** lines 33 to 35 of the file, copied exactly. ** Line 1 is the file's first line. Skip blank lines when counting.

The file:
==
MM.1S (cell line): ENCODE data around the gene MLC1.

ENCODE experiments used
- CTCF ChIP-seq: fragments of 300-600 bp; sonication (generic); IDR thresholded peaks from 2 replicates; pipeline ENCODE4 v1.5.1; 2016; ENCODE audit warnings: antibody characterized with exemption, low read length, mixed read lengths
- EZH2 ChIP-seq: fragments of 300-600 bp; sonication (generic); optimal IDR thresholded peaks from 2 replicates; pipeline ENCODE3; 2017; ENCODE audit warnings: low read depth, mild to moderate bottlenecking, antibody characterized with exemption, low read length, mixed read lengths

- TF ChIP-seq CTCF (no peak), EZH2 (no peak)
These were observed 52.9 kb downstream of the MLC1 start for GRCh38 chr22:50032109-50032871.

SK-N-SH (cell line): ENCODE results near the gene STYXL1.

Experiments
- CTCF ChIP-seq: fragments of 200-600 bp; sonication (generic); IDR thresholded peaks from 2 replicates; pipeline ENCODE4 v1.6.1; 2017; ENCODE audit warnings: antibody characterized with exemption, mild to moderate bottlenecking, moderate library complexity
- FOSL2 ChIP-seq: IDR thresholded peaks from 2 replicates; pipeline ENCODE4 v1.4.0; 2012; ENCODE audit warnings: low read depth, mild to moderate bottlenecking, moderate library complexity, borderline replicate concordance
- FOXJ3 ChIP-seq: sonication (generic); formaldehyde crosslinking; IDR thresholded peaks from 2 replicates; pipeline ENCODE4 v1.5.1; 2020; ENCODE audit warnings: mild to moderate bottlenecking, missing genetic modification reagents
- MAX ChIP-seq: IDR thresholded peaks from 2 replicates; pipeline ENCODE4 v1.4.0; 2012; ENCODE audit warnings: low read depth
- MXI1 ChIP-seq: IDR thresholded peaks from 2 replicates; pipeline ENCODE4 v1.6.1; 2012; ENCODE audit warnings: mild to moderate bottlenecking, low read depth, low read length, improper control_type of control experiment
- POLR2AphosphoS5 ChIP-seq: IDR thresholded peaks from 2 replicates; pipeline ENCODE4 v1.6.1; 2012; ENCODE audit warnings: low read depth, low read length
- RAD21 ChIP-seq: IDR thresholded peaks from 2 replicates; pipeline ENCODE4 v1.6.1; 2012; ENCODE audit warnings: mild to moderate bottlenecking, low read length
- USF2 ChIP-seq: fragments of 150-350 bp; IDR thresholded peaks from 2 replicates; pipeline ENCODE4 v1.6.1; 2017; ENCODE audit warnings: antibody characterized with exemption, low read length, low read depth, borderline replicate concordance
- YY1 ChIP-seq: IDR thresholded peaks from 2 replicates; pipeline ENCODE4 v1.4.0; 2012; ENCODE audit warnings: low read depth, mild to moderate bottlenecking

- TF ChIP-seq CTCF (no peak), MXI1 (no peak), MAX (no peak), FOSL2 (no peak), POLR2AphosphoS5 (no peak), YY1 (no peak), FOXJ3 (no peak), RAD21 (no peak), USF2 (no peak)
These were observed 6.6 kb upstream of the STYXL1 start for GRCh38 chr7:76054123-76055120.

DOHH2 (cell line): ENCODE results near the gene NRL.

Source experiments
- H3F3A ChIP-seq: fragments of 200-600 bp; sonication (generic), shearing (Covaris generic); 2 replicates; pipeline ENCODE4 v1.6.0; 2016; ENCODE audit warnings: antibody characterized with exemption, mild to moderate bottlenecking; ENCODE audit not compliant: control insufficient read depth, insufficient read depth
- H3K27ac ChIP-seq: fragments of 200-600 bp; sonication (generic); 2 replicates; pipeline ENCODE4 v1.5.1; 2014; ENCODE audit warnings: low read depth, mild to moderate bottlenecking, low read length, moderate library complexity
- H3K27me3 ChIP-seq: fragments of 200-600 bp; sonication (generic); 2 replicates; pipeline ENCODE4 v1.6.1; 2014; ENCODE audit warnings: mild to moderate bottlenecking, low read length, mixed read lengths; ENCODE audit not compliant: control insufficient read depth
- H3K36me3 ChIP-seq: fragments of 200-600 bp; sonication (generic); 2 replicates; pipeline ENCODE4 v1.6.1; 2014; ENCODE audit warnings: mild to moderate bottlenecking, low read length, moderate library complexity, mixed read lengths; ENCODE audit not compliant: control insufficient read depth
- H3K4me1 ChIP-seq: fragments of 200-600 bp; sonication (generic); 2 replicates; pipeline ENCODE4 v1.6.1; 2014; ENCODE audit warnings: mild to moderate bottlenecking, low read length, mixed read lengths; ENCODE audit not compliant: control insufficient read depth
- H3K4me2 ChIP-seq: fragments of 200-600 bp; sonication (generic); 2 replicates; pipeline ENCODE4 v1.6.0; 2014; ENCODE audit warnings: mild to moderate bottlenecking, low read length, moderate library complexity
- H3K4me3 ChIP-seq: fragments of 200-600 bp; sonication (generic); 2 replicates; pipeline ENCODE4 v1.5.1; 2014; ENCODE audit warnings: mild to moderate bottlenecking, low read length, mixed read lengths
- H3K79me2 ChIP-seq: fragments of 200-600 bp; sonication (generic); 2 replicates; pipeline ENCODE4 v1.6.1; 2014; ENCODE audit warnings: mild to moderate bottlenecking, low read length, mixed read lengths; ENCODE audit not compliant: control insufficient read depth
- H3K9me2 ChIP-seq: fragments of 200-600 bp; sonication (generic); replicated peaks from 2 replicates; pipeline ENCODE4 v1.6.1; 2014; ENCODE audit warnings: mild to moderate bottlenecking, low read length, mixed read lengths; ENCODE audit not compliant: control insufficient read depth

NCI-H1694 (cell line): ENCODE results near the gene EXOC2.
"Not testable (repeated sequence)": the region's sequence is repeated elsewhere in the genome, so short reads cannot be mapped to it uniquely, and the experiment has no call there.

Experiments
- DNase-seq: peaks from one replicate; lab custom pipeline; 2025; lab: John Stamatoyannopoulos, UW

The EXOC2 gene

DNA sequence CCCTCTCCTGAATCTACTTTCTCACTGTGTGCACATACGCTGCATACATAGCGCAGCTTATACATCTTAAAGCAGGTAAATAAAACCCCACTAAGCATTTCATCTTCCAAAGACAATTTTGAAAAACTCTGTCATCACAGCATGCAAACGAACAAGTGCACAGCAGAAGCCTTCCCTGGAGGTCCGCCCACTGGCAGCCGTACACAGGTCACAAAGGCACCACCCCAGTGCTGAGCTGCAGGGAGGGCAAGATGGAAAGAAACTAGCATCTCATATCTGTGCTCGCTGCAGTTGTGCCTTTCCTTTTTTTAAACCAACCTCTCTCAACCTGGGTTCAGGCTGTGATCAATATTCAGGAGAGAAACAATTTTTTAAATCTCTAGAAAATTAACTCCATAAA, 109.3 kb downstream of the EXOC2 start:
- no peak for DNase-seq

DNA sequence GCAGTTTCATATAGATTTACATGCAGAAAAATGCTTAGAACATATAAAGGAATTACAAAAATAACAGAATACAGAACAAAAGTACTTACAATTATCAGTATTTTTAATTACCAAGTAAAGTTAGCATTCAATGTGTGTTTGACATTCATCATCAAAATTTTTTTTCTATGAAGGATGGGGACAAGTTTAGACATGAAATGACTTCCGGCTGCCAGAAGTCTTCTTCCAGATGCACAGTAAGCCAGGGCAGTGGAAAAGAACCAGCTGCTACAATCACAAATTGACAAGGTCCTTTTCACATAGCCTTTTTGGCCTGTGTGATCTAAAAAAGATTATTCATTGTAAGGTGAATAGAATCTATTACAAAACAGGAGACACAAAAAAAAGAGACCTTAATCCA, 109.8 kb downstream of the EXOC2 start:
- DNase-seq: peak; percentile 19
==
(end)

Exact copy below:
Experiments
- DNase-seq: peaks from one replicate; lab custom pipeline; 2025; lab: John Stamatoyannopoulos, UW

The EXOC2 gene